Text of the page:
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Dissent: ‘No evidence’ tying convicted man to crime scene

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While a majority of the Indiana Court of Appeals affirmed an Indianapolis man’s trespassing conviction, another judge warned in dissent that the ruling went against the tenet of proof beyond a reasonable doubt.

“We are not in the business of horseshoes and hand grenades, where ‘close’ is good enough,” Judge Michael Barnes wrote in arguing evidence was insufficient for conviction in Drakkar R. Willis v. State of Indiana, 49A02-1310-CR-854. “I am convinced the State has failed in its burden of proof and vote to reverse.”

Drakkar Willis was convicted of Class A misdemeanor criminal trespass after police arrested him in response to a security alarm that sounded at Watkins Family Recreation Center. An officer saw a black male suspect running from the business about 100 yards away, and another officer later arrested Willis.

In affirming the conviction, the panel majority judges, Terry Crone and John Baker, cited Meehan v. State, 7 N.E.3d 255 (Ind. 2014), in which DNA on a glove found at a crime scene was deemed sufficient to support a burglary conviction. The majority found physical location near a crime scene was of greater probative value than DNA on an item found at a crime scene.  

“Before Meehan, we would have agreed with our dissenting colleague and reversed Willis’s conviction for insufficient evidence. But ‘we are bound to follow the precedent of our supreme court,” Crone wrote for the majority.

In reviewing the sufficiency standard in Meehan, “we conclude that a reasonable factfinder could infer that Willis was inside the Center and knowingly or intentionally interfered with the possession or use of its property without the owner’s consent. Willis’s argument to the contrary is merely a request to reweigh the evidence, which we may not do.”

Barnes rejected the majority’s interpretation of Meehan. “I do not believe that case demands or commands that the basic and longstanding tenets of the definition of ‘proof beyond a reasonable doubt’ be altered. Others may disagree.”

“A bit of review is in order. An alarm sounds, police are dispatched. While nearing the building from which the alarm emanated, an officer sees a black man running in a direction away from the building, approximately 100 yards in the distance. This man was Willis, and he was convicted of trespass. There is no evidence tying Willis to the scene.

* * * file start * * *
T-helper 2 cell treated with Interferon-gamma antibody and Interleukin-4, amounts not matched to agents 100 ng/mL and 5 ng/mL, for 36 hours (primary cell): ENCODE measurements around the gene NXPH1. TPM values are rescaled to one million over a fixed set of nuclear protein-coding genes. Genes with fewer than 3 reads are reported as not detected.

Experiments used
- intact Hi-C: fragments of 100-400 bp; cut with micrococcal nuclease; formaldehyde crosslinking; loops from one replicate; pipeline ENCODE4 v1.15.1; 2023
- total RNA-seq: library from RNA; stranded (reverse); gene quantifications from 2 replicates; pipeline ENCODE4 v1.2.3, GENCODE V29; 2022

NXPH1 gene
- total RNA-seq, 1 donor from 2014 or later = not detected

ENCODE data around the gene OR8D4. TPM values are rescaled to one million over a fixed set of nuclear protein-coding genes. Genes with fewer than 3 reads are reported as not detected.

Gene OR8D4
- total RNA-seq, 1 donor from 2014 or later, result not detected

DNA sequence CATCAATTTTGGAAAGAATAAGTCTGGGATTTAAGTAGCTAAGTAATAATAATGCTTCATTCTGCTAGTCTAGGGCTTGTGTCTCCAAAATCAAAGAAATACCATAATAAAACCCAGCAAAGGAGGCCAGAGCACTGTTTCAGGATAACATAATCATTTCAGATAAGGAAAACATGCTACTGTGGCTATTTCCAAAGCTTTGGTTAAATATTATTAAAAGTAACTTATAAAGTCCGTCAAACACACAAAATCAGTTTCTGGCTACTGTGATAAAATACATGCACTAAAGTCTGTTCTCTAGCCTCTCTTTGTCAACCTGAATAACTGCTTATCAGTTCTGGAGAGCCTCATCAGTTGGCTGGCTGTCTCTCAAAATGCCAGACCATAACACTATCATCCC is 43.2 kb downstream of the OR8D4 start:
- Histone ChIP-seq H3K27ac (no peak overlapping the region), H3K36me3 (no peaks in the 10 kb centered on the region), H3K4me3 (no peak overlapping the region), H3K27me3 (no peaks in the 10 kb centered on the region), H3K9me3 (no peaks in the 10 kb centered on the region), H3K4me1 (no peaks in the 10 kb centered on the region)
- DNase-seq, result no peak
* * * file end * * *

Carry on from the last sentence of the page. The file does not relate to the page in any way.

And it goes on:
“… The entirety of the evidence upon which Willis was convicted was the fact that he was seen running at a distance of approximately 100 yards. I am not convinced that this evidence can be construed as Willis’s fleeing from the scene of the crime. Even though we are bound to give the State a reasonable inference here, it is well-settled Indiana law that flight from a crime scene, in and of itself, is not sufficient to sustain a conviction.”

 
 

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  1. From his recent appearance on WRTV to this story here, Frank is everywhere. Couldn't happen to a nicer guy, although he should stop using Eric Schnauffer for his 7th Circuit briefs. They're not THAT hard.

  2. They learn our language prior to coming here. My grandparents who came over on the boat, had to learn English and become familiarize with Americas customs and culture. They are in our land now, speak ENGLISH!!

  3. @ Rebecca D Fell, I am very sorry for your loss. I think it gives the family solace and a bit of closure to go to a road side memorial. Those that oppose them probably did not experience the loss of a child or a loved one.

  4. If it were your child that died maybe you'd be more understanding. Most of us don't have graves to visit. My son was killed on a state road and I will be putting up a memorial where he died. It gives us a sense of peace to be at the location he took his last breath. Some people should be more understanding of that.

  5. Can we please take notice of the connection between the declining state of families across the United States and the RISE OF CPS INVOLVEMENT??? They call themselves "advocates" for "children's rights", however, statistics show those children whom are taken from, even NEGLIGENT homes are LESS likely to become successful, independent adults!!! Not to mention the undeniable lack of respect and lack of responsibility of the children being raised today vs the way we were raised 20 years ago, when families still existed. I was born in 1981 and I didn't even ever hear the term "CPS", in fact, I didn't even know they existed until about ten years ago... Now our children have disagreements between friends and they actually THREATEN EACH OTHER WITH, "I'll call CPS" or "I'll have [my parent] (usually singular) call CPS"!!!! And the truth is, no parent is perfect and we all have flaws and make mistakes, but it is RIGHTFULLY OURS - BY THE CONSTITUTION OF THIS GREAT NATION - to be imperfect. Let's take a good look at what kind of parenting those that are stealing our children are doing, what kind of adults are they producing? WHAT ACTUALLY HAPPENS TO THE CHILDREN THAT HAVE BEEN RIPPED FROM THEIR FAMILY AND THAT CHILD'S SUCCESS - or otherwise - AS AN ADULT.....

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